Molecular Characteristics for Families

The ATP8A2 gene is highly expressed in the retina, brain, spinal cord, and testis. Within the brain, ATP8A2 is expressed in all regions; the highest levels have been reported in the cerebellum (the region mainly affected in ataxia patients). This gene encodes the protein phospholipid-transporting ATPase IB, which is important for the proper maintenance of the membranes of cells organelles.

In mice, ATP8A2 deficiency induces axonal degeneration (degeneration of the long process of a neuron) and neuronal chromatolysis (a pathological process that cause damage to neurons). Besides that, mice with ATP8A2 mutations in both copies of the gene grow slower, have a reduced lifespan, and develop movement symptoms resembling human disease.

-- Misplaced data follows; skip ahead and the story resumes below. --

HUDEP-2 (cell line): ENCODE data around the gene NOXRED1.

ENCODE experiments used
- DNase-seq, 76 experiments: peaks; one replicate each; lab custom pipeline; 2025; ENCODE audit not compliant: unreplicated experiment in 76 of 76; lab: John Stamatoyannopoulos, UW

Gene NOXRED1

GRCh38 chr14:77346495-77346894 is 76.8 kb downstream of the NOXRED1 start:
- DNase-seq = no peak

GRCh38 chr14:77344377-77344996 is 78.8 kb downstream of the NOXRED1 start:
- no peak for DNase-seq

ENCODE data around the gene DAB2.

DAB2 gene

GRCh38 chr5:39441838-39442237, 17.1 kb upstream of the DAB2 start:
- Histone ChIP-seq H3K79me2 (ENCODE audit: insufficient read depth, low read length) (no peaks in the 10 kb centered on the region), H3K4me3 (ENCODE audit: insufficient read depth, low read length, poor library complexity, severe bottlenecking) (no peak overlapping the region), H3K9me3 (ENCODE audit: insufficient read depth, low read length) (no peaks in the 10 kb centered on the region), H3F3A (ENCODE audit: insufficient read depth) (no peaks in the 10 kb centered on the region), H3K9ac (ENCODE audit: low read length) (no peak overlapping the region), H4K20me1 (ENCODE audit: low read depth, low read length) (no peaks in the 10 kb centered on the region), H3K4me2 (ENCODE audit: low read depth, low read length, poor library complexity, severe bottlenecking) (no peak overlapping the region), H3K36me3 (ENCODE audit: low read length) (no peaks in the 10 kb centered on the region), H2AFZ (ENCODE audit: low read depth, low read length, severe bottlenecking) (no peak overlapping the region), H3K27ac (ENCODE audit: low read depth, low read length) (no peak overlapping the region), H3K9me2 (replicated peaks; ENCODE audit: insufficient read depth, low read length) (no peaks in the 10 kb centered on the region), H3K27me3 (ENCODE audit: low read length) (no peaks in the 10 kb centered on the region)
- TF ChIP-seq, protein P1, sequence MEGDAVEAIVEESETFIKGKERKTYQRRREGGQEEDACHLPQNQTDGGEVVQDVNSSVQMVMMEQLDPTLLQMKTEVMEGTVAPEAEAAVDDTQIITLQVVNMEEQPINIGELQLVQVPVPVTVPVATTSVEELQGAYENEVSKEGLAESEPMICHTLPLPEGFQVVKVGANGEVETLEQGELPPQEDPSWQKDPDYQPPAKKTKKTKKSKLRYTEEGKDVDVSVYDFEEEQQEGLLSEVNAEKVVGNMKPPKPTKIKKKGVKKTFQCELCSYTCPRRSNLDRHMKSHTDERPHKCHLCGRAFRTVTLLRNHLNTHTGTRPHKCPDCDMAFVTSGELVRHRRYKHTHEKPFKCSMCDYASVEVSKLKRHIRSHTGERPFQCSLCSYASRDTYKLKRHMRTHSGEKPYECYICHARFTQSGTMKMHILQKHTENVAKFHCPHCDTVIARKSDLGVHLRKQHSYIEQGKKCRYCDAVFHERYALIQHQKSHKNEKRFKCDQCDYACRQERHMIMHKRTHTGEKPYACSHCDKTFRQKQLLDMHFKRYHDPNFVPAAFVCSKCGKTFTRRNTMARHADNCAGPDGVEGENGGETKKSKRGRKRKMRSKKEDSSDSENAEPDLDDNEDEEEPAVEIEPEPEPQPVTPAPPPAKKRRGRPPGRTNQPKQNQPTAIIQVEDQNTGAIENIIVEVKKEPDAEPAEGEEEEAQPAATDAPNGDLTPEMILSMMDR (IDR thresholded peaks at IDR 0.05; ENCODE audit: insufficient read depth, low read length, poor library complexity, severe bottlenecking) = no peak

ATP8A2 mutations causing disease are of different types, ranging from the substitution of a single nucleotide (basic building block of DNA) to the loss of several nucleotides.

Studies that analysed differences between “normal” ATP8A2 and mutated ATP8A2 found that the latter could cause a decrease in ATP8A2 levels, change its localization inside the cells and/or inactivate its cellular functions.